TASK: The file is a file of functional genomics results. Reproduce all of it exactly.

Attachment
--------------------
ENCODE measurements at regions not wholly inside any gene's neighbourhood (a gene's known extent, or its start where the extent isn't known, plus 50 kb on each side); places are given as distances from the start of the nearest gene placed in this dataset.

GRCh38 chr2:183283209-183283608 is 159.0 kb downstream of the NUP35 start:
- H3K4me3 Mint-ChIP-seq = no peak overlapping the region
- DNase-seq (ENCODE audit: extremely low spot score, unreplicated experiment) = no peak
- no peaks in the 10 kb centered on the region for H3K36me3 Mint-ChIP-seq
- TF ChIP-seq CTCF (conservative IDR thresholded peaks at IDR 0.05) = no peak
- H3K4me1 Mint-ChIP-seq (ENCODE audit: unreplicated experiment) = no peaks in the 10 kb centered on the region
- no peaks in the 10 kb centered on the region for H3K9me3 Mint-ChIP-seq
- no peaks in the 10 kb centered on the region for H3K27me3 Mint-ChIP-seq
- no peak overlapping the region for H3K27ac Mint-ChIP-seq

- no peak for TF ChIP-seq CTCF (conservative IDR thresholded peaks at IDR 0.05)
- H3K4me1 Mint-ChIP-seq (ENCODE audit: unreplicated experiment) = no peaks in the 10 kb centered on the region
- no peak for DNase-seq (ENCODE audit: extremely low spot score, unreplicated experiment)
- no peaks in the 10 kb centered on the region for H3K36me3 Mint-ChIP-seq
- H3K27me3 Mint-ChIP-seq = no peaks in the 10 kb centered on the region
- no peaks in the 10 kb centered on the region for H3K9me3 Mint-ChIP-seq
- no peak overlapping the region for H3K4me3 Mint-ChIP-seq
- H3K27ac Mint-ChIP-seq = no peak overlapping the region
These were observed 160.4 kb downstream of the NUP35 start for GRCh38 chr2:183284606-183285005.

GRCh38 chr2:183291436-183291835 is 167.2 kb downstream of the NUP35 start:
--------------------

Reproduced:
ENCODE measurements at regions not wholly inside any gene's neighbourhood (a gene's known extent, or its start where the extent isn't known, plus 50 kb on each side); places are given as distances from the start of the nearest gene placed in this dataset.

GRCh38 chr2:183283209-183283608 is 159.0 kb downstream of the NUP35 start:
- H3K4me3 Mint-ChIP-seq = no peak overlapping the region
- DNase-seq (ENCODE audit: extremely low spot score, unreplicated experiment) = no peak
- no peaks in the 10 kb centered on the region for H3K36me3 Mint-ChIP-seq
- TF ChIP-seq CTCF (conservative IDR thresholded peaks at IDR 0.05) = no peak
- H3K4me1 Mint-ChIP-seq (ENCODE audit: unreplicated experiment) = no peaks in the 10 kb centered on the region
- no peaks in the 10 kb centered on the region for H3K9me3 Mint-ChIP-seq
- no peaks in the 10 kb centered on the region for H3K27me3 Mint-ChIP-seq
- no peak overlapping the region for H3K27ac Mint-ChIP-seq

- no peak for TF ChIP-seq CTCF (conservative IDR thresholded peaks at IDR 0.05)
- H3K4me1 Mint-ChIP-seq (ENCODE audit: unreplicated experiment) = no peaks in the 10 kb centered on the region
- no peak for DNase-seq (ENCODE audit: extremely low spot score, unreplicated experiment)
- no peaks in the 10 kb centered on the region for H3K36me3 Mint-ChIP-seq
- H3K27me3 Mint-ChIP-seq = no peaks in the 10 kb centered on the region
- no peaks in the 10 kb centered on the region for H3K9me3 Mint-ChIP-seq
- no peak overlapping the region for H3K4me3 Mint-ChIP-seq
- H3K27ac Mint-ChIP-seq = no peak overlapping the region
These were observed 160.4 kb downstream of the NUP35 start for GRCh38 chr2:183284606-183285005.

GRCh38 chr2:183291436-183291835 is 167.2 kb downstream of the NUP35 start: